PPP boosted employment through early June, study finds
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There’s a new study out this week that found the forgivable PPP loans out there added as many as 3.2 million jobs through the first week of June.
However, it is way too early to tell whether the jobs saved by the Paycheck Protection Program are here to stay.
“We don’t know if those jobs will persist. If that allows businesses to remain viable that otherwise would have gone under, or if those jobs are going to fade away the minute PPP ends,” said MIT’s David Autor, who authored the study.
Autor said the findings suggest the government was successful in getting money into the hands of businesses and the employees whose jobs were saved.
“So even if you conclude that the PPP had no long-term effect on employment, you would not say the money was just, you know, thrown down a hole. It was distributed to citizens,” he said.
The thing is, businesses that received PPP loans employed roughly 50 million people before the crisis, said Ernie Tedeschi, an economist at Evercore ISI.
The fact that the program only saved 2 or 3 million jobs, so far “suggests to me that the PPP went to a lot of businesses who otherwise didn’t need the money,” he said.
The paper also found that the cost of the jobs saved amounted to roughly $224,000 per job. Tedeschi said that is high but not surprising, given how fast the program rolled out.
Overall, he said, the study can help policymakers improve future aid programs.
“We can see that the next time we want to do small business aid, we should probably target it better than the way we did in the PPP,” he said.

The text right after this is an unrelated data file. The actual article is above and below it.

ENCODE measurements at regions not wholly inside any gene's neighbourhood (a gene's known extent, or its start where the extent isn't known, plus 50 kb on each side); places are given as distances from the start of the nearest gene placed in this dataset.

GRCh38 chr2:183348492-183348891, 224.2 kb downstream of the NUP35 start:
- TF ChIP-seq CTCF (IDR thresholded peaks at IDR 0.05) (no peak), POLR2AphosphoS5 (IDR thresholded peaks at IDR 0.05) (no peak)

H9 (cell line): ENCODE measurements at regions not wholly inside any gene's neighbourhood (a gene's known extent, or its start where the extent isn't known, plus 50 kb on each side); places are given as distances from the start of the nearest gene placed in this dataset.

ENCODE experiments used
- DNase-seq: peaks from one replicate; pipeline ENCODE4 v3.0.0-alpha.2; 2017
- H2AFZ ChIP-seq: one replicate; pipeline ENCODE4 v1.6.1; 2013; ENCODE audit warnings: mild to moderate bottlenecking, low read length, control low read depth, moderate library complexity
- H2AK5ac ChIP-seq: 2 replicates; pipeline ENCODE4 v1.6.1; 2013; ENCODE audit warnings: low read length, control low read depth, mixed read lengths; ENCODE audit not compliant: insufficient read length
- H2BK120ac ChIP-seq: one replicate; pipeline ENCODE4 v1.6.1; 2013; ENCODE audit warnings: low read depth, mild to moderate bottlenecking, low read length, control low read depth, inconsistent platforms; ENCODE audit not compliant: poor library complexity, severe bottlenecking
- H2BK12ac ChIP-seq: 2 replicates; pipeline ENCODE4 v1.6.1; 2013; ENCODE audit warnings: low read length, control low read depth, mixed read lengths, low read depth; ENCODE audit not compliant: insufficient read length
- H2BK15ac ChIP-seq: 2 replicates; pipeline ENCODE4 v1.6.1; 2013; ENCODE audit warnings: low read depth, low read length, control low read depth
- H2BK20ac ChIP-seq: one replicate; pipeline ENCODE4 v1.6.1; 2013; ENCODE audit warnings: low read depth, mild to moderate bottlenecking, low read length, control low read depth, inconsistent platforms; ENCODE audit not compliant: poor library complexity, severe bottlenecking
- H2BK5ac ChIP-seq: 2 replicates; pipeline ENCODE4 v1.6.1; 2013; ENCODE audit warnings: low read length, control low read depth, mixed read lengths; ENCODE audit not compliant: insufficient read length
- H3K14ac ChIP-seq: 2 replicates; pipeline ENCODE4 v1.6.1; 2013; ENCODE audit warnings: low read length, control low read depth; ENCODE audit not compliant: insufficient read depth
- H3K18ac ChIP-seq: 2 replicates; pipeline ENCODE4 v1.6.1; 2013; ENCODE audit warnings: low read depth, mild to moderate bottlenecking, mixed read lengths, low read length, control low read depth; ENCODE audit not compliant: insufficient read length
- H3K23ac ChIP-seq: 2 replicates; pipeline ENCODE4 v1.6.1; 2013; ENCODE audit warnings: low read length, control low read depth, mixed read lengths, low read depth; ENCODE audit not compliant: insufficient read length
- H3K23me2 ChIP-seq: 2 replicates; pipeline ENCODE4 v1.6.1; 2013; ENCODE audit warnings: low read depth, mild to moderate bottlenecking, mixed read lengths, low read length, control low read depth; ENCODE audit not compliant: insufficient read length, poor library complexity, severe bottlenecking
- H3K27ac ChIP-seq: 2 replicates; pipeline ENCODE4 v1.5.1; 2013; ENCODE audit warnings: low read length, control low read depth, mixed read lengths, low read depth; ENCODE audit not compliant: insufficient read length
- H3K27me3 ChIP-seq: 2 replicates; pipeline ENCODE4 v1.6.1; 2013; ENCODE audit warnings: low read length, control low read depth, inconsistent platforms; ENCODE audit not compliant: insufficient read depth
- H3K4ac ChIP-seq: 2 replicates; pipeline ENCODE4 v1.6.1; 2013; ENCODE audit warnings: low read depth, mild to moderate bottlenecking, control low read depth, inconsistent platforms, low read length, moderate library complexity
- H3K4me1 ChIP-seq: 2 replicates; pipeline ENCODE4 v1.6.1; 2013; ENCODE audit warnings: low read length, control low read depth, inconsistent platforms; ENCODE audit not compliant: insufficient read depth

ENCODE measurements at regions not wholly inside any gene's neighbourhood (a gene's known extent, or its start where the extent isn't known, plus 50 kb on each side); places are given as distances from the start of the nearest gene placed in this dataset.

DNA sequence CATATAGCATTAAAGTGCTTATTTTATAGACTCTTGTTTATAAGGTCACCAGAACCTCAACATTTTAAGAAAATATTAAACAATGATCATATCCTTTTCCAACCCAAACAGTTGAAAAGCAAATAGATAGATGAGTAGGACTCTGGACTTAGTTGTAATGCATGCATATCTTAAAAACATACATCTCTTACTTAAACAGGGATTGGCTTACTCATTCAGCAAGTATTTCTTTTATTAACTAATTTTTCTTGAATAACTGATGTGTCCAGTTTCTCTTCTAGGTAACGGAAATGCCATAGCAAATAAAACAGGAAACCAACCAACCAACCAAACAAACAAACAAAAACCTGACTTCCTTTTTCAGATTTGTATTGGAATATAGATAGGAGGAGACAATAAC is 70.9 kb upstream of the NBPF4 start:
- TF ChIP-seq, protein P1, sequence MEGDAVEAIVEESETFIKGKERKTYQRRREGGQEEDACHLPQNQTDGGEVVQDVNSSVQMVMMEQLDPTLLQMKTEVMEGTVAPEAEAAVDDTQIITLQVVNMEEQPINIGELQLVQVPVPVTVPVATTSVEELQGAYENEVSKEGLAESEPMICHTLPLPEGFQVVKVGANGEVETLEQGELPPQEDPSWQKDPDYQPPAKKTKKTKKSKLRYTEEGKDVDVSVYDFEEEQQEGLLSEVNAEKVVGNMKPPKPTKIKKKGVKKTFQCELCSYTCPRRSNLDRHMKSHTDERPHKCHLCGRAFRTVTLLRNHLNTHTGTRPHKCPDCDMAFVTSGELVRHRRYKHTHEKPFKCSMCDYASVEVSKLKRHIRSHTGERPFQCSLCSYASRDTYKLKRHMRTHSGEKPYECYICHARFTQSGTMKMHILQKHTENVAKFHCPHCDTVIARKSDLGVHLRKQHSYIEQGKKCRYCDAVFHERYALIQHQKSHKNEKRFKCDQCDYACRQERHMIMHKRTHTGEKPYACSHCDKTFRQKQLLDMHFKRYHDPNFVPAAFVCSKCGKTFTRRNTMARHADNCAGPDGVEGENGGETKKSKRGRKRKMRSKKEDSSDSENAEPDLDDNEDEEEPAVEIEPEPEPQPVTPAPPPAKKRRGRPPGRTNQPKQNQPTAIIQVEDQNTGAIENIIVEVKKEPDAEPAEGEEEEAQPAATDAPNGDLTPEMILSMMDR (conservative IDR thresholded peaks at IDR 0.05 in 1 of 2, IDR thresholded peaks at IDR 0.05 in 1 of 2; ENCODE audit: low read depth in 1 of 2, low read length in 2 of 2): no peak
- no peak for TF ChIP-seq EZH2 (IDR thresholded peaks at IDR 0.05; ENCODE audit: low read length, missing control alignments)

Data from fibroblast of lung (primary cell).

MIT’s Autor said we’ll continue to learn more about how the program has boosted employment as businesses report their payroll numbers in the months ahead.
COVID-19 Economy FAQs
With a slow vaccine rollout so far, how has the government changed its approach?
On Tuesday, Jan. 12, Health and Human Services Secretary Alex Azar announced changes to how the federal government is distributing vaccine doses. The CDC has expanded coronavirus vaccine eligibility to everyone 65 and older, along with people with conditions that might raise their risks of complications from COVID-19. The new approach also looks to reward those states that are the most efficient by giving them more doses, but critics say that won’t address underlying problems some states are having with vaccine rollout.
What kind of help can small businesses get right now?
A new round of Paycheck Protection Program loans recently became available for pandemic-ravaged businesses. These loans don’t have to be paid back if rules are met. Right now, loans are open for first-time applicants. And the application has to go through community banking organizations — no big banks, for now, at least. This rollout is designed to help business owners who couldn’t get a PPP loan before.
What does the hiring situation in the U.S. look like as we enter the new year?
New data on job openings and postings provide a glimpse of what to expect in the job market in the coming weeks and months. This time of year typically sees a spike in hiring and job-search activity, says Jill Chapman with Insperity, a recruiting services firm. But that kind of optimistic planning for the future isn’t really the vibe these days. Job postings have been lagging on the job search site Indeed. Listings were down about 11% in December compared to a year earlier.
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